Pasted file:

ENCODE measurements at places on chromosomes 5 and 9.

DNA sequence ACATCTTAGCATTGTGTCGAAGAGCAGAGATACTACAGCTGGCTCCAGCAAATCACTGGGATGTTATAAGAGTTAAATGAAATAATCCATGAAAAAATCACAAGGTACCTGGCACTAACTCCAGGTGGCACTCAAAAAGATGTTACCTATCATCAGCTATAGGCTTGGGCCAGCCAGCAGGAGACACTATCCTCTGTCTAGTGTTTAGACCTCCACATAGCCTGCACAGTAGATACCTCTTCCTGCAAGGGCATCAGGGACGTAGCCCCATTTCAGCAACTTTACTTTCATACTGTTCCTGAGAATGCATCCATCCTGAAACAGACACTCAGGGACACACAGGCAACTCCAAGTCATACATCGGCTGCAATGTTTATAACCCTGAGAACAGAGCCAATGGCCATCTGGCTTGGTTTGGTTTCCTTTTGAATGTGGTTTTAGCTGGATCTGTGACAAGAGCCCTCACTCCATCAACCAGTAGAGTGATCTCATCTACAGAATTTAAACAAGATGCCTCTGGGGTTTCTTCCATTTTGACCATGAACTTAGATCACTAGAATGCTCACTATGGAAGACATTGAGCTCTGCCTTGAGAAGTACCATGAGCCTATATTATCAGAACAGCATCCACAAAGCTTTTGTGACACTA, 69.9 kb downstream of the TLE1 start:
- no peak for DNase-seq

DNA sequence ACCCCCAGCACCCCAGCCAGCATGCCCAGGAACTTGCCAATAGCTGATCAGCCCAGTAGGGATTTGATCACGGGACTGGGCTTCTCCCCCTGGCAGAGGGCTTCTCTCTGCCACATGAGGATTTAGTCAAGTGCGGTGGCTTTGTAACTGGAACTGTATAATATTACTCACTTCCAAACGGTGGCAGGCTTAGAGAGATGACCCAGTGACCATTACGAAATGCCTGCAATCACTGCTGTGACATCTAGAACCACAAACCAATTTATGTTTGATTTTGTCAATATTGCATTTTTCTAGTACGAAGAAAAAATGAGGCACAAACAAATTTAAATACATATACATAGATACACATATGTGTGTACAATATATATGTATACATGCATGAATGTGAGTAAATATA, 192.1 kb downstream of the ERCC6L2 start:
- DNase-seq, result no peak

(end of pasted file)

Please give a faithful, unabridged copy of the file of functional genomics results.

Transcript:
ENCODE measurements at places on chromosomes 5 and 9.

DNA sequence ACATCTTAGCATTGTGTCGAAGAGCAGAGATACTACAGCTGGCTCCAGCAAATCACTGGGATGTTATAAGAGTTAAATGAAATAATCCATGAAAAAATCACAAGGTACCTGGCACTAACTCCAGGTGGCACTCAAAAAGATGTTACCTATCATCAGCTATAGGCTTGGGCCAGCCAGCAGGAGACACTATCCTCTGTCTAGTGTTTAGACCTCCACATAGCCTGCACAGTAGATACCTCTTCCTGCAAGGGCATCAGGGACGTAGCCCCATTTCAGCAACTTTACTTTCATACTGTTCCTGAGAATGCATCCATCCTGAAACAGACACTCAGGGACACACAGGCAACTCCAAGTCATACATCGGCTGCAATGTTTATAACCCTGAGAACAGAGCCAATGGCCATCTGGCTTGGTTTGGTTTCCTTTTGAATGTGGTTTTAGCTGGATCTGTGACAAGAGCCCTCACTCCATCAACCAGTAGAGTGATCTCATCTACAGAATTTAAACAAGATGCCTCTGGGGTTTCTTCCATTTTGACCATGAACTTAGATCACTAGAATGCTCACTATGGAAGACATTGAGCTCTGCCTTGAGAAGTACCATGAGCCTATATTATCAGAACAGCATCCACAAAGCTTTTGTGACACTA, 69.9 kb downstream of the TLE1 start:
- no peak for DNase-seq

DNA sequence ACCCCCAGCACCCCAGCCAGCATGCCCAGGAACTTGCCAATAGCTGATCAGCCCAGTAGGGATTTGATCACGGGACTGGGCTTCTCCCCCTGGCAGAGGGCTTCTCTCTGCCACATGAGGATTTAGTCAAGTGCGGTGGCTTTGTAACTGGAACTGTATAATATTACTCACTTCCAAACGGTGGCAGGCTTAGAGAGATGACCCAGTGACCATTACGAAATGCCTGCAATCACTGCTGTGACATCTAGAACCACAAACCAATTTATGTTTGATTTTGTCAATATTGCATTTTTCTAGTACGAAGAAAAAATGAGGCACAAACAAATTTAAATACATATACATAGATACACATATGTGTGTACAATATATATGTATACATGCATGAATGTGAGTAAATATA, 192.1 kb downstream of the ERCC6L2 start:
- DNase-seq, result no peak